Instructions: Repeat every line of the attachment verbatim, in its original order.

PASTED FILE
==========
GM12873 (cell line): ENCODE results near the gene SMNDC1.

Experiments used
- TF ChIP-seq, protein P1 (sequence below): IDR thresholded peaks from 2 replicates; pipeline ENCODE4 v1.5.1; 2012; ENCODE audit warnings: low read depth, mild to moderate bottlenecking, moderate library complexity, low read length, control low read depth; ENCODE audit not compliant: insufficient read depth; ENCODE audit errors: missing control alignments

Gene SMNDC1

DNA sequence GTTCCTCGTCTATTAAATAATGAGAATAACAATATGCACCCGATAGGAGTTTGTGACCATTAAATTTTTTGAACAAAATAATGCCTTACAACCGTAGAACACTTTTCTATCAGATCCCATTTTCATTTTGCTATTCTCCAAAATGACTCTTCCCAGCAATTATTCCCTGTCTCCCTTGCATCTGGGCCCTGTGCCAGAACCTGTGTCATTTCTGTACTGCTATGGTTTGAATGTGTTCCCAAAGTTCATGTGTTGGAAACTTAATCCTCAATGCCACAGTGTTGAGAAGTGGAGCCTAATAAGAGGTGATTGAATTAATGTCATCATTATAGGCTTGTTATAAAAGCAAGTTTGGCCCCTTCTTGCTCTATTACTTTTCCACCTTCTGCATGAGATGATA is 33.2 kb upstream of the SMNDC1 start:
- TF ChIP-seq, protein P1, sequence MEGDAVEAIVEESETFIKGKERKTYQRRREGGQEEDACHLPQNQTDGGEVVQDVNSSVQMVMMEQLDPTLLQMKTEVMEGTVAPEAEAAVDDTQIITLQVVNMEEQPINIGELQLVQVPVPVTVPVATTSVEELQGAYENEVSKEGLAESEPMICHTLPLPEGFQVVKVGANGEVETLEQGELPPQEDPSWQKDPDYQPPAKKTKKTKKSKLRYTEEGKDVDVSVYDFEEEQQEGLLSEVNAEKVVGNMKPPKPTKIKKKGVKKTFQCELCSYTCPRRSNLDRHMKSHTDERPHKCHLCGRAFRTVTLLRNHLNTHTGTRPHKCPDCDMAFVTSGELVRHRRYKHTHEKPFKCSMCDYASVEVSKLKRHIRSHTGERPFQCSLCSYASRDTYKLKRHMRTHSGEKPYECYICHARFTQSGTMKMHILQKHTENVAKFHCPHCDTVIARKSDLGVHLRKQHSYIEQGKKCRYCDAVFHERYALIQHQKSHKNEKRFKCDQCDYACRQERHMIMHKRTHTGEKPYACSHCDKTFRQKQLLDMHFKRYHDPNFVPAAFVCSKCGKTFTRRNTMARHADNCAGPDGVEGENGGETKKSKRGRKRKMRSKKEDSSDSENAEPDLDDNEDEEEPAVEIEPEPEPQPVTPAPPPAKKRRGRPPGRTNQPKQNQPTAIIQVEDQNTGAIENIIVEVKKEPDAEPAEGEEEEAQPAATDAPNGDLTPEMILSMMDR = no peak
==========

GM12873 (cell line): ENCODE results near the gene SMNDC1.

Experiments used
- TF ChIP-seq, protein P1 (sequence below): IDR thresholded peaks from 2 replicates; pipeline ENCODE4 v1.5.1; 2012; ENCODE audit warnings: low read depth, mild to moderate bottlenecking, moderate library complexity, low read length, control low read depth; ENCODE audit not compliant: insufficient read depth; ENCODE audit errors: missing control alignments

Gene SMNDC1

DNA sequence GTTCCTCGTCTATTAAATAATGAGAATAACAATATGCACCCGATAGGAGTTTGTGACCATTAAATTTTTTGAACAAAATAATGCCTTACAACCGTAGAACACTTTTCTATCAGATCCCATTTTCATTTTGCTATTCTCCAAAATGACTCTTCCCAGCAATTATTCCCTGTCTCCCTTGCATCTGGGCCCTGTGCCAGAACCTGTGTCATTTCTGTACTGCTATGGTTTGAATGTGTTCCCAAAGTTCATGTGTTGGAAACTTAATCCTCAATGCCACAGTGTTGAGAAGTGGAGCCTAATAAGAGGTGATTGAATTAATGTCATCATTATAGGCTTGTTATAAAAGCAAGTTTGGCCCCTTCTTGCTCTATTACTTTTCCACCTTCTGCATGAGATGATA is 33.2 kb upstream of the SMNDC1 start:
- TF ChIP-seq, protein P1, sequence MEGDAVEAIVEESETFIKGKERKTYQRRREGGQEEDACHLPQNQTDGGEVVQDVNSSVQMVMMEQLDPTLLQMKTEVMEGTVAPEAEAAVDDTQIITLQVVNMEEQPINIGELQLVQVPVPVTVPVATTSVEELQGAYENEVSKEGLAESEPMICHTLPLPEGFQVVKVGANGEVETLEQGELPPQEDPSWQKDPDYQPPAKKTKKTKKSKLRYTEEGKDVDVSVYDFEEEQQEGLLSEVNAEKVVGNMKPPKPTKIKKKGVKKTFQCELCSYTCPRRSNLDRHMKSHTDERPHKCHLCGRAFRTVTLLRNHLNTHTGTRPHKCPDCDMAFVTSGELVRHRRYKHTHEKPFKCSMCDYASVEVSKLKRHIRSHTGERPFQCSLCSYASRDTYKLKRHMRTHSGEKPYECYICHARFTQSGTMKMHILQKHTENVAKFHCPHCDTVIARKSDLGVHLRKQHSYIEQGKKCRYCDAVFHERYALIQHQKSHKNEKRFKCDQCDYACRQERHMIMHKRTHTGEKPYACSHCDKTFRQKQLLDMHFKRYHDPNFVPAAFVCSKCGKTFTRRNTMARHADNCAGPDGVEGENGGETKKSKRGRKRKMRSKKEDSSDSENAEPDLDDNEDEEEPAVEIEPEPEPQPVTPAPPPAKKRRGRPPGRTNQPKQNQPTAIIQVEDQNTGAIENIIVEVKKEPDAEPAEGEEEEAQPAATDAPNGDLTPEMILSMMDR = no peak